Marine Medium Tiltrotor Squadron 266 received the Aviation Safety Award for upholding outstanding safety standards in 2011 from Col. Christopher C. Seymour, Marine Aircraft Group 26 commanding officer, Aug. 1.
Units are eligible for this award based on their ability to go without any mishaps on the flight line, identifying risks and taking appropriate actions to correct them, and aggressively challenging unsafe conditions according to the Marine Corps Safety Division Force Preservation Initiative.
The standards for the award are part of the Aviation Safety program whose goal is to eliminate the cause of damage and injury by eliminating hazards according to http://www.Marines.mil.
“VMM-266 has a history of upholding its Marines to a higher standard,” said Lance Cpl. Alejandro Perez, VMM-266 crew chief. “The squadron is known for its ability to make the best decisions when it comes to the welfare of its Marines.”
As for the command of MAG-26, Seymour expressed his excitement of the squadron’s progress.
“You’re all on the top of your game right now,” said Seymour, addressing VMM-266 after presenting the award to the squadron. “That comes with all of the hard work and dedication that everyone here does.”
When a squadron comes together and can get the job done efficiently, it is such dedication that allows new Marines to step into their roles at VMM-266 and be successful, said Sgt. Thornton West, VMM-266 mechanic. The revolving door of new junior Marines provides those in charge of them with an opportunity to not only enhance their leadership abilities, but also the chance to have a direct hand in the development of the squadron, he added.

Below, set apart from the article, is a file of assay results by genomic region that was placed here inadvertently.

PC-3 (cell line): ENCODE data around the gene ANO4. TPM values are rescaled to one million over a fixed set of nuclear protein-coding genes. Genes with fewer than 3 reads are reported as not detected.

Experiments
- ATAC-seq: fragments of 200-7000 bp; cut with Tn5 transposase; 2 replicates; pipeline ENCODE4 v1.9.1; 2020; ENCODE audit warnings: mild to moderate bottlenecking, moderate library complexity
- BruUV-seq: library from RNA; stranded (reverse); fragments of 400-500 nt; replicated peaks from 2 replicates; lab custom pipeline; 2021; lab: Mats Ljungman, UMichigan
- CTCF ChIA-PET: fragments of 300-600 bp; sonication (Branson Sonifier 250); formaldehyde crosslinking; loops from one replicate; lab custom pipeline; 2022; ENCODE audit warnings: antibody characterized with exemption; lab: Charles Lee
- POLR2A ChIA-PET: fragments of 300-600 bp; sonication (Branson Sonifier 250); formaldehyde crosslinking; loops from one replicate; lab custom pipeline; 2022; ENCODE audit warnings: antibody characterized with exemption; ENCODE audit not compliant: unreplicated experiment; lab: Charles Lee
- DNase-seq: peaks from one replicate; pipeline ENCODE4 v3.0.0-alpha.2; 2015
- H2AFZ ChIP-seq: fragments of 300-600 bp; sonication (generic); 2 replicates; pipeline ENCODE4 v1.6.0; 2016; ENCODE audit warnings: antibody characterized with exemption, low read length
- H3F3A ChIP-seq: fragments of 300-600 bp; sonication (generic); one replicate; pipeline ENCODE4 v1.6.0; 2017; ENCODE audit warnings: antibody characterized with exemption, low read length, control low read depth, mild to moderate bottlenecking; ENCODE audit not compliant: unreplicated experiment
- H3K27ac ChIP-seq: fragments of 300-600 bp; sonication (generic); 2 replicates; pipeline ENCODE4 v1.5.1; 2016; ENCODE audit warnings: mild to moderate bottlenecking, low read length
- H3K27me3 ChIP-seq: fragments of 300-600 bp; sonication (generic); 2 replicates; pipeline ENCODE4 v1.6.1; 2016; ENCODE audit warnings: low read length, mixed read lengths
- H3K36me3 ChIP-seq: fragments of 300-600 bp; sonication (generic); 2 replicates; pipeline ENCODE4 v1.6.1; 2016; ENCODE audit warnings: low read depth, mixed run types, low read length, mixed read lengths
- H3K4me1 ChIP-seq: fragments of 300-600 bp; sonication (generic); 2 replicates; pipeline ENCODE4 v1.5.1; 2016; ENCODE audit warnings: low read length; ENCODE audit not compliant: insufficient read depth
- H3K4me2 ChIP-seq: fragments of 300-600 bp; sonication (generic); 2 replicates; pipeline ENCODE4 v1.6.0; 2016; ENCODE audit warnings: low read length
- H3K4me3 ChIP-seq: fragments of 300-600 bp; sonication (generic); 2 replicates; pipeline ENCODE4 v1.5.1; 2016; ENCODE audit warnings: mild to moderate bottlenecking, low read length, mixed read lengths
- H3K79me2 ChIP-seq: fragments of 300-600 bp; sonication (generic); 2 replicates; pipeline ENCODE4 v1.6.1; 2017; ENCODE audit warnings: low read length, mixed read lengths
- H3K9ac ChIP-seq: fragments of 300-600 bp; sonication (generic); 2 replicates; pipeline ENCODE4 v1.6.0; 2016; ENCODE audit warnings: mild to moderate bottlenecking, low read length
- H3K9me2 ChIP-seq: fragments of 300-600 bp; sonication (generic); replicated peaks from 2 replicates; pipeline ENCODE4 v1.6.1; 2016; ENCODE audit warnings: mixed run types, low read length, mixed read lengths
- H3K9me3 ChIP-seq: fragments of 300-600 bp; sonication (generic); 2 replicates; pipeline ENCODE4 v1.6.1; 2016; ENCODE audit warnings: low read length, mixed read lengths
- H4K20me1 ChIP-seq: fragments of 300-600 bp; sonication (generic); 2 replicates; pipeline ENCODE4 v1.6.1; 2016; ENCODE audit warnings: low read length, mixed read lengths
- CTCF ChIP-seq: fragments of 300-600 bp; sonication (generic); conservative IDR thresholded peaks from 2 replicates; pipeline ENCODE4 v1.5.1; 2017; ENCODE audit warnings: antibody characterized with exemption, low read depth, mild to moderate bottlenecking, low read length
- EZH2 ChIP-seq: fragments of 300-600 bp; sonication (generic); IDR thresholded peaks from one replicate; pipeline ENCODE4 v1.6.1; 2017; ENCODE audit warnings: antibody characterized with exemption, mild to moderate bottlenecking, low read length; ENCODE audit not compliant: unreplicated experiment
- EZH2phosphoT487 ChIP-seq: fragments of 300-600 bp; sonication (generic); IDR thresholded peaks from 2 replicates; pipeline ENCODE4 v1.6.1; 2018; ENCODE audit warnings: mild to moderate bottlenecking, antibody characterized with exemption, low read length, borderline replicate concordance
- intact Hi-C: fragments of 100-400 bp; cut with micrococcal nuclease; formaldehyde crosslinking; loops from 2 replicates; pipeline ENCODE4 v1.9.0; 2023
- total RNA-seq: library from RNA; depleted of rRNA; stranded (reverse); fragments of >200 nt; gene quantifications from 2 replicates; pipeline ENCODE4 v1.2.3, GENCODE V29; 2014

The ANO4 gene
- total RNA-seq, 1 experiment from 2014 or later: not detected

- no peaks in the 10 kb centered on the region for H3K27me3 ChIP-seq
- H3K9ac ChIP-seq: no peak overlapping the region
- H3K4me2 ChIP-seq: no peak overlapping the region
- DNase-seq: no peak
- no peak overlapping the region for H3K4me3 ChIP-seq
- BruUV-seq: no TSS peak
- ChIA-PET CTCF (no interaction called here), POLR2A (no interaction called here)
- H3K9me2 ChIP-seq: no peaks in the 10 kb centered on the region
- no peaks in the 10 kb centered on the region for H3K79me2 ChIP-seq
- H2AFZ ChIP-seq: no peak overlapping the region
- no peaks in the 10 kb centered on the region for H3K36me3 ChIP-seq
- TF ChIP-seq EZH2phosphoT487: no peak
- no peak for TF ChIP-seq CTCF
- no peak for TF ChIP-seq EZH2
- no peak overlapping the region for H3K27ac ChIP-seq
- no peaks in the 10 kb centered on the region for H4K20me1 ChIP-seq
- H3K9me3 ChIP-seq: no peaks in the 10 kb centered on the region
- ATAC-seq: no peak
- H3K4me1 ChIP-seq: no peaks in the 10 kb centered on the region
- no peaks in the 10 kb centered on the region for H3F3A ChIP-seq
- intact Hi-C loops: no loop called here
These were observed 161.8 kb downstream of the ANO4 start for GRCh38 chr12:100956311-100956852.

“From the guys that have already left, there’s a set standard for 266,” said Perez. “There is a huge standard when it comes to this squadron, and it’s like we’re keeping the legacy going by keeping up with those standards.”
Noncommissioned officers play a key role in taking care of junior Marines, leading them in the right direction and correcting them when they make mistakes.
VMM-266 breaks down the importance of what they do to junior Marines. NCOs and experienced lance corporals have the mission of guiding junior Marines to do the right thing when no person is looking and making sure they are successful at their job. This ultimately helps junior Marines to get a job done without any supervision.
“No matter what it is we do or who we have, we do it pretty well,” said West. “Any mission we’ve been tasked with we complete. It’s not because we’re going over the top, but it’s because we do things the right way, and that’s what makes us stand out.”